From: N. Ganesan (firstname.lastname@example.org)
Date: Thu Apr 20 2006 - 06:13:59 CST
On 4/18/06, Nagarjuna Venna <email@example.com> wrote:
> Here is a small analysis and a plausible solution for Telugu script.
> Virama is basically used in two places in the current standard for Telugu:
> 1. In a sequence of the form <C1, virama, C2> to generate conjuncts. The
> only thing that the virama is doing here is to tell the renderer to generate
> the vattu from of the consonant C2. Hence, I referred to it as an escape
> 2. In a sequence of the form <C1, virama, ZWNJ>, IMHO, this is a farce
> because you have one escape character (ZWNJ) overriding the behavior of
> another escape character.
> If you consider a conjunct like 'rju' in arjuna, linguistic analysis would
> probably tell you that this syllable is made of the sequence <Consonant RA,
> virama, Consonant JA, Vowel U>. Analyzing Telugu script will tell you that
> it is wirtten using the sequence <Consonant RA, Vattu JA, Vowel sign U>. As
> you can see, the model in ISCII is a hybrid - <Consonant RA, virama,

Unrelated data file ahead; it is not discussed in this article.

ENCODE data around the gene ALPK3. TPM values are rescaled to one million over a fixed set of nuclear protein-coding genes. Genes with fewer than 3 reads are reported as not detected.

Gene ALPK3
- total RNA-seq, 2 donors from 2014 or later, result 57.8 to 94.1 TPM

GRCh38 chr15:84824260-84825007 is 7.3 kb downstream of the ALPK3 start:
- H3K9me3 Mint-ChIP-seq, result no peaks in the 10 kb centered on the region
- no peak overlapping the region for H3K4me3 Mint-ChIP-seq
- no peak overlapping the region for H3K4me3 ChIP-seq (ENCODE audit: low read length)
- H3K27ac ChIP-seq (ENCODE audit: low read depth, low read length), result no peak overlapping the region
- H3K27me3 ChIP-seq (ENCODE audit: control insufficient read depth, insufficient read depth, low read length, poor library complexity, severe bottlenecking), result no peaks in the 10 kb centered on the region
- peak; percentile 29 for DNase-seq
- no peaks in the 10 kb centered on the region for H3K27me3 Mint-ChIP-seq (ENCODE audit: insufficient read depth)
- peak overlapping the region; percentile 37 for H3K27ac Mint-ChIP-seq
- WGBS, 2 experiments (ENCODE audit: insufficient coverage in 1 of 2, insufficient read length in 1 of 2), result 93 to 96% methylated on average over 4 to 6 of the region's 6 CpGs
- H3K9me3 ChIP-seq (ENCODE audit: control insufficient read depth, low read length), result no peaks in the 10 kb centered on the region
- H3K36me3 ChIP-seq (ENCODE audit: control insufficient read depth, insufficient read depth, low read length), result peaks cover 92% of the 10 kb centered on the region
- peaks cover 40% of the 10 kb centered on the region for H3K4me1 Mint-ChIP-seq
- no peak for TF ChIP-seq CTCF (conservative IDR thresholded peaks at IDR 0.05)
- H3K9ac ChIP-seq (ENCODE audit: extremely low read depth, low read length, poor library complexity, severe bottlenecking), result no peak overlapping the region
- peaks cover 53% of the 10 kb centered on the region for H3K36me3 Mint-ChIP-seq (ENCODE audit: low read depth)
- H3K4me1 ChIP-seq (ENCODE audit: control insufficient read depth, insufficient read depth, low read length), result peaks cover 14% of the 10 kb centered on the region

> Consonant JA, Vowel Sign U>.
> A plausible solution for Telugu like scripts for the above two scenarios is:
> 1. Encode conjuncts as in the written form <C1, V1>. In the general case,
> <C1, V1, V2,.....VS1> where the V are vattulu and VS is the Vowel sign.
> 2. Encode suppression of inherent vowel (pollu in Telugu) as <C1, virama>.
> It is some times stated that the vattu form of RA, for example, is simply a
> glyph of variation of consonat RA. I believe this claim is bogus because
> vattulu are to consonants what vowel signs are to vowels - secondary forms
> of the basic alphabet that are integral to the writing system. (If I were
> encoding glyph variations of vattu form of RA, I would be encoding one code
> point for the semi-circle glyph, one for the L shaped glyph that binds to
> the left and one more for the mirror form that binds to the right.)
> A scheme like this would work very well for Kannada and most likely
> Malayalam too. Devanagari is a different story because Devanagari uses a
> very different writing system.
The ad hoc use of ZWJs in non-Devanagari scripts creates lot
of confusion. In fact, cillus of Malayalam are not half-forms
at all, and to use ZWJs on them, they are claimed so (eg., pr-37).
It is possible that leaving the functionality of ZWJ to Devanagari,
a C2-conjoining script joiner (let us call it VJ, vattu jr.) will help
issues related to Telugu, Kannada, Oriya. It will help
Malayalam too, and also (yet to be encoded) Tamil Grantha
script used by Tamils to write Sanskrit. Perhaps parts
of Burmese script issues. It may be useful to study
Tibetan script consonat joiner mechanisms for a solution
to C2-conjoining scripts of India - Telugu, Kannada, Malayalam,
Tamil Grantha, Oriya as ultimately their origins go to
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